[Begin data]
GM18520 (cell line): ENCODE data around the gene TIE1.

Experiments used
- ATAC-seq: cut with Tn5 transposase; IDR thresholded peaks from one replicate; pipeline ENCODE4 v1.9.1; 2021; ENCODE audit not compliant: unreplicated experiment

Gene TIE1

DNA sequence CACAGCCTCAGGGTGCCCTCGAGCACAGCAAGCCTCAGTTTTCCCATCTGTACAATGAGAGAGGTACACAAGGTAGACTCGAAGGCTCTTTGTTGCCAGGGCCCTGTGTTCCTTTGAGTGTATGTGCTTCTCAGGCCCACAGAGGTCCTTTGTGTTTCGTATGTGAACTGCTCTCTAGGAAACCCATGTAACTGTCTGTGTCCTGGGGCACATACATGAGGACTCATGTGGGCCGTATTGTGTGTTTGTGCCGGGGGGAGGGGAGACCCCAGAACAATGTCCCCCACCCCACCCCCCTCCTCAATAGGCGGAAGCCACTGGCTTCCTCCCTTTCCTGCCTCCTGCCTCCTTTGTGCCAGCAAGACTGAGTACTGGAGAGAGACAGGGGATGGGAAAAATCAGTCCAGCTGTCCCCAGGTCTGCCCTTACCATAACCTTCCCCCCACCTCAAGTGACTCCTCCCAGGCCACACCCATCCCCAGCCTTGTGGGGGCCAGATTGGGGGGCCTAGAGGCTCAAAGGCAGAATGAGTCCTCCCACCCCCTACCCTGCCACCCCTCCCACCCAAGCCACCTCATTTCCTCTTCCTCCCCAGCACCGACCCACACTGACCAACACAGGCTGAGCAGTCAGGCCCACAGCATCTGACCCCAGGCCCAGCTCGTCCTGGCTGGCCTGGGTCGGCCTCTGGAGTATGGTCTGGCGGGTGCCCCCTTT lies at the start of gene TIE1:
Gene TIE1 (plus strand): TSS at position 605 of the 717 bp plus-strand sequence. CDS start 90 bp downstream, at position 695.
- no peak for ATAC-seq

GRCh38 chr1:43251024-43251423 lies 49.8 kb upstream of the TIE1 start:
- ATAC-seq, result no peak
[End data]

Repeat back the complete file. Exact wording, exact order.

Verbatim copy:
GM18520 (cell line): ENCODE data around the gene TIE1.

Experiments used
- ATAC-seq: cut with Tn5 transposase; IDR thresholded peaks from one replicate; pipeline ENCODE4 v1.9.1; 2021; ENCODE audit not compliant: unreplicated experiment

Gene TIE1

DNA sequence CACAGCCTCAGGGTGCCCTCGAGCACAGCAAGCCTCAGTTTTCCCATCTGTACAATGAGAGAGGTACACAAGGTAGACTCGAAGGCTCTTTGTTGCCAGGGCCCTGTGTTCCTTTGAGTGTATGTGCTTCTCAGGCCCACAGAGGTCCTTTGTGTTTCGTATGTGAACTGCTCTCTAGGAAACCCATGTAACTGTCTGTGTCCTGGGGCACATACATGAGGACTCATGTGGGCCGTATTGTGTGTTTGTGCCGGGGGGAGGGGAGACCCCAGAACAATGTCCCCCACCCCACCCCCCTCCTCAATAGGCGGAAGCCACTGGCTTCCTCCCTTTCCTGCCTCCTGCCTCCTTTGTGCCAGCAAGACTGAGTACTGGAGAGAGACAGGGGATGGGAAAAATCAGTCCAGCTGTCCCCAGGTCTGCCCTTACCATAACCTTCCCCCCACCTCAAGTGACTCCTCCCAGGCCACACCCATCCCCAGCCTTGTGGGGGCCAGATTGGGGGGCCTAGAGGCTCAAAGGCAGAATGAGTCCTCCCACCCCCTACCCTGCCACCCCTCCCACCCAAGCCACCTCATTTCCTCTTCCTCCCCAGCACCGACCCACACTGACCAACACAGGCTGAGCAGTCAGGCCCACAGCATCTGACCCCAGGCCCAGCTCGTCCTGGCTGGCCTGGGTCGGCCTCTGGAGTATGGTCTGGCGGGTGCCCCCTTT lies at the start of gene TIE1:
Gene TIE1 (plus strand): TSS at position 605 of the 717 bp plus-strand sequence. CDS start 90 bp downstream, at position 695.
- no peak for ATAC-seq

GRCh38 chr1:43251024-43251423 lies 49.8 kb upstream of the TIE1 start:
- ATAC-seq, result no peak